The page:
Registration opens November 11, 2014
BTHX Bioethics Fall Courses Fall 2014
Save the Dates!
College of Education and Human Development (CEHD) Reads: A Conversation with Author Rebecca Skloot
Monday, November 10, 2014
Ted Mann Concert Hall
FREE and open to the public
Co-sponsored by University of Minnesota Center for Bioethics
Henrietta Lacks' Legacy: A Conversation with the Lacks Family and Dr. Ruth Faden
Friday, November 14, 2014
Northrop Auditorium, University of Minnesota
FREE and open to the public
Hosted by the University of Minnesota Center for Bioethics
Co-sponsored by Center for Bioethics; Department of Postsecondary Teaching and Learning: First Year Experience Program; College of Education & Human Development; College of Biological Sciences; School of Dentistry; School of Nursing; Consortium on Law and Values in Health, Environment & the Life Sciences; Department of Genetics, Cell Biology and Development; Office of Equity and Diversity; Clinical and Translational Science Institute; Center for Health Equity, Center for Spirituality & Healing; Institute for Advanced Study; and Program in the History of Medicine, University of Minnesota
The Lacks Family has enthralled audiences across the country talking about their matriarch, Henrietta Lacks, and her important contribution to science. The international success of Rebecca Skloot’s New York Times bestseller, The Immortal Life of Henrietta Lacks, has left people keenly interested in the Lacks Family and Henrietta’s legacy. In their appearances, members of the family share with audiences what it meant to find out—decades after the fact—that Henrietta’s cells were being used in laboratories around the world, bought and sold by the billions. The family’s visits put a personal face to big issues such as the dark history of experimentation on African Americans, the birth of bioethics, and the legal battles over “informed consent” and whether we control the stuff we’re made of, and should share in the profits.
The University of Minnesota’s Consortium on Law and Values will host its 15th Annual conference on Thursday, November 6, 2014 at the Hubert H. Humphrey School of Public Affairs. This year’s conference will tackle an issue of growing urgency: Should genomics researchers and biobanks offer individual research results to a participant’s family members, including after the participant’s death?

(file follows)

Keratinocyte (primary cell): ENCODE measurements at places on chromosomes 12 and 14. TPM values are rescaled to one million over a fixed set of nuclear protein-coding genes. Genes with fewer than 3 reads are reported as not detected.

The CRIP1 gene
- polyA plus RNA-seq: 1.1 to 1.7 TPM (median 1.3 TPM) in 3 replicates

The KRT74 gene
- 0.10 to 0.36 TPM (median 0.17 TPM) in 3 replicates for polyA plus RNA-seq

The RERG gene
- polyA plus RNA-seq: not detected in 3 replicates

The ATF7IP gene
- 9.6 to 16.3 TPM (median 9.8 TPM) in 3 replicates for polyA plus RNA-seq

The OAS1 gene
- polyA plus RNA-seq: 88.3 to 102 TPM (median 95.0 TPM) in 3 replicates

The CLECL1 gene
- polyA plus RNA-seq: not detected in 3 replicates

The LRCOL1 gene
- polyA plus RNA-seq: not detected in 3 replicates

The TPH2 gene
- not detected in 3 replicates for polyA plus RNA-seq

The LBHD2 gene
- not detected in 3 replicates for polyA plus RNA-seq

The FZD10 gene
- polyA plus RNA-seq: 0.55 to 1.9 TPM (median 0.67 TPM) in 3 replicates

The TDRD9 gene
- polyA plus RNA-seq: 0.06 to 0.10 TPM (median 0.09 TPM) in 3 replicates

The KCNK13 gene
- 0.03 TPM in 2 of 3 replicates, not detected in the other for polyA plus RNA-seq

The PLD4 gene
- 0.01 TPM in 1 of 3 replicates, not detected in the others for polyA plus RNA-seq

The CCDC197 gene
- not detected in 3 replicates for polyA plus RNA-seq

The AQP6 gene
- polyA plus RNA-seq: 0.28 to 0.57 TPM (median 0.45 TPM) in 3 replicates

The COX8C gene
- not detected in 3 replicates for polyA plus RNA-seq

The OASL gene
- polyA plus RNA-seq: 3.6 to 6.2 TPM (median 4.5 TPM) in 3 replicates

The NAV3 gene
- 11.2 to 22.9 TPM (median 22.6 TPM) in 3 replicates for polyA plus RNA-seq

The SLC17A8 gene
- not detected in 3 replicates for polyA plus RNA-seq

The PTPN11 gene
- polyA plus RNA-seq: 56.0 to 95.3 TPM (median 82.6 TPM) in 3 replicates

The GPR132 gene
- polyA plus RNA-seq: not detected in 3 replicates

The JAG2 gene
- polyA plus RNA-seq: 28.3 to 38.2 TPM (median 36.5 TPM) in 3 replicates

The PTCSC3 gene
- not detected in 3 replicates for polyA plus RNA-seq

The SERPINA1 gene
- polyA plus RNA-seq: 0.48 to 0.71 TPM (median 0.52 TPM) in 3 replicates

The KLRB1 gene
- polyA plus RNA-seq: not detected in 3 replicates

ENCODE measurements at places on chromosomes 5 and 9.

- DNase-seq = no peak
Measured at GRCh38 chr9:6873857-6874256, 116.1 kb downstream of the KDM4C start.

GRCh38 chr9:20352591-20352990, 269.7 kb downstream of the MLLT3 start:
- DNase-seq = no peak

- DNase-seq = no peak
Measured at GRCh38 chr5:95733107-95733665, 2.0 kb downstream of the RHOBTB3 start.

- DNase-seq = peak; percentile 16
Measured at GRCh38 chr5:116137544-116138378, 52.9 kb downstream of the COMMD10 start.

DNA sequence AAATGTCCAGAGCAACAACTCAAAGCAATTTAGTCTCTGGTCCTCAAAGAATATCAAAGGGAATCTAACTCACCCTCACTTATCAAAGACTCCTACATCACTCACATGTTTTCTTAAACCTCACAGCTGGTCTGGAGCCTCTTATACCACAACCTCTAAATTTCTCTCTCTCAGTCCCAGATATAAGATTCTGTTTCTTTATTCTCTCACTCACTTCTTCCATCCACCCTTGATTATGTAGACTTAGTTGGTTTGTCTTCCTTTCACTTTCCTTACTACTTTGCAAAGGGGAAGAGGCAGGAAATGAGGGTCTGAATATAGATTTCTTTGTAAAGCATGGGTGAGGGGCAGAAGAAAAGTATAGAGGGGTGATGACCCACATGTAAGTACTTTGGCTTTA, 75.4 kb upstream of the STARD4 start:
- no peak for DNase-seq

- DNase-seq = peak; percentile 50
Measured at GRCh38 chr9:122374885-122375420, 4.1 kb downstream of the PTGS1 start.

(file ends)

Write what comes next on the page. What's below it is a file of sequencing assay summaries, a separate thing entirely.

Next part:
While research ethics and privacy law protect individuals, genetics are shared. Biological family members will have some proportion of their genes in common, giving them a stake in learning a relative’s results. This conference will present the first consensus recommendations on sharing these individual research results and incidental findings.
To learn more about the conference and to register,
Prof. Wolf presents at NIH meeting on human genomics
Prof. Susan Wolf made two presentations at an NIH meeting of the Clinical Sequencing Exploratory Research (CSER) Consortium in Bethesda, MD, on Oct. 8-9. She first presented on the law governing access to an individual’s genomic results. This was part of a panel that she was asked to organize with Prof. Ellen Clayton, MD, JD (Vanderbilt University) addressing the law of human genomics. Prof. Wolf later presented on family access to an individual’s genomic results after their death. This is the focus of a current NIH-funded project that Prof. Wolf is leading with Profs. Gloria Petersen (Mayo Clinic) and Barbara Koenig (UCSF). For more on that project.
Center for Bioethics Interns Have Real World Experience
Students Kjirstin Almos, Kristin Chu, and Samantha Gerhardson realized the opportunity to combine their educational backgrounds with real world experience by interning at the Center for Bioethics over the summer. From shadowing clinical ethical consultations to gaining face to face exposure with pediatric patients, they have been researching ethical issues in health care.
Samantha, a second year medical school student at the University of Minnesota Duluth, worked with Center faculty member Jennifer Needle, MD to write a publication on the use of ventricular assist devices in pediatric care. They explored the idea of informed consent and whether parents and patients are aware of the long term effects these devices can have on the child.
Samantha believes that her time meeting patients and their families helped her gain experience with and thinking about the ethics of her work, an area that hasn’t been a focus in her studies thus far. “You lose the human part of being a doctor if you take the ethics out of it” says Samantha.
Kjirstin and Kristin, both undergraduate students, worked under the guidance of Center faculty member Joan Liaschenko, PhD, RN, FAAN. Together, they reviewed qualitative date from focus groups about how the switch to an electronic health record affects the relationship between nurses and patients. They also had the opportunity to join Professor Liaschenko on clinical ethical consultations with families.
“This internship has been a great learning experience,” says Kristin. “It’s allowed me to get face-to-face patient experience and to see what happens behind the scenes.”
Steven Miles, MD, was part of a team of experts summoned by Governor Mark Dayton to discuss Ebola Preparedness in the Star Tribune.
Steven Miles, MD, is featured in a wide number of publications, including Huffington Post, Washington Post, and Reuters, in regards to a recent trial about the force-feeding of detainees.
Carl Elliott, MD, PhD, is featured in an article on Huffington Post in regards to the relationship between pharmaceutical companies and doctors.
Carl Elliott, MD, PhD, was a guest on MPR's The Daily Circuit discussing the ethics of testing new drugs on the mentally ill and homeless.
Steven Miles, MD, was quoted in The Des Moines Register on transparency in human research trials.